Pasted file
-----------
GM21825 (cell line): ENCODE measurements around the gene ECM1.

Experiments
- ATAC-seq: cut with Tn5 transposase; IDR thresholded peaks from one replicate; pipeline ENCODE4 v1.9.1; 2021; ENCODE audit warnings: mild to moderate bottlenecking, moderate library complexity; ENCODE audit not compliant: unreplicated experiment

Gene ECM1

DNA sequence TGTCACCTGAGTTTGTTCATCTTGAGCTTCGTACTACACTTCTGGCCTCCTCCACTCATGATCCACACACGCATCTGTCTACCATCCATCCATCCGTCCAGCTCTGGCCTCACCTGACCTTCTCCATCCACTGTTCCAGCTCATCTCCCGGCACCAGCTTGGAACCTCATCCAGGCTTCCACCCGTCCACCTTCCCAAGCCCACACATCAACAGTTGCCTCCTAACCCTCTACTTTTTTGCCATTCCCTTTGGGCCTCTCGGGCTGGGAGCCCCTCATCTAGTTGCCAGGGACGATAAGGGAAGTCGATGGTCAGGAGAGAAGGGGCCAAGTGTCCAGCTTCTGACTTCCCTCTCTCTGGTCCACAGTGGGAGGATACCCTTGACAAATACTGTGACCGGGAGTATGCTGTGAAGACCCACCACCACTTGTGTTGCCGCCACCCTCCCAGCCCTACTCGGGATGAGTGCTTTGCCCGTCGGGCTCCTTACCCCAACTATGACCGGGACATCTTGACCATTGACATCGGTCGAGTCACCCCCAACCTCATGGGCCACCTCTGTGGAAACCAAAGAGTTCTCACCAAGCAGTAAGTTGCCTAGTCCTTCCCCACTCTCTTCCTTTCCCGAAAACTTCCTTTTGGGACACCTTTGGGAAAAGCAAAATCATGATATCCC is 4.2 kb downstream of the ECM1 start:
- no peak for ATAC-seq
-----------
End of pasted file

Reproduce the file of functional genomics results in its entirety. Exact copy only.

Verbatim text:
GM21825 (cell line): ENCODE measurements around the gene ECM1.

Experiments
- ATAC-seq: cut with Tn5 transposase; IDR thresholded peaks from one replicate; pipeline ENCODE4 v1.9.1; 2021; ENCODE audit warnings: mild to moderate bottlenecking, moderate library complexity; ENCODE audit not compliant: unreplicated experiment

Gene ECM1

DNA sequence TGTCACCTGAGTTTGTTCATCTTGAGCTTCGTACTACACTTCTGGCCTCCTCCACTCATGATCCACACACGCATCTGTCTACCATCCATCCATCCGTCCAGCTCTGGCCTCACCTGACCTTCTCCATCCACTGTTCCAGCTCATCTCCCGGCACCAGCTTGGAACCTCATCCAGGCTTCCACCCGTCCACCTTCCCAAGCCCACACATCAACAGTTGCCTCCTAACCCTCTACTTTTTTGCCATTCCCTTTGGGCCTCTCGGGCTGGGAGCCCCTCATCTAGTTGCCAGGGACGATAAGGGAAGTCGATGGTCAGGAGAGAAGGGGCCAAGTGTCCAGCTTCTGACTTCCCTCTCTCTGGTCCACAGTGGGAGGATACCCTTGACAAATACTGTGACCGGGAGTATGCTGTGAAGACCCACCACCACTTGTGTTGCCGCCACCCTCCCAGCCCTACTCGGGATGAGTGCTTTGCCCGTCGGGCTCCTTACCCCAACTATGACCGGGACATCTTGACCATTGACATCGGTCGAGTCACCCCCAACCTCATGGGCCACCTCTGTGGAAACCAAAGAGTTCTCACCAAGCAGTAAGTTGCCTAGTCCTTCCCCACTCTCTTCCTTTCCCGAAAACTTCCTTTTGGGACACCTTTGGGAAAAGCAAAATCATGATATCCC is 4.2 kb downstream of the ECM1 start:
- no peak for ATAC-seq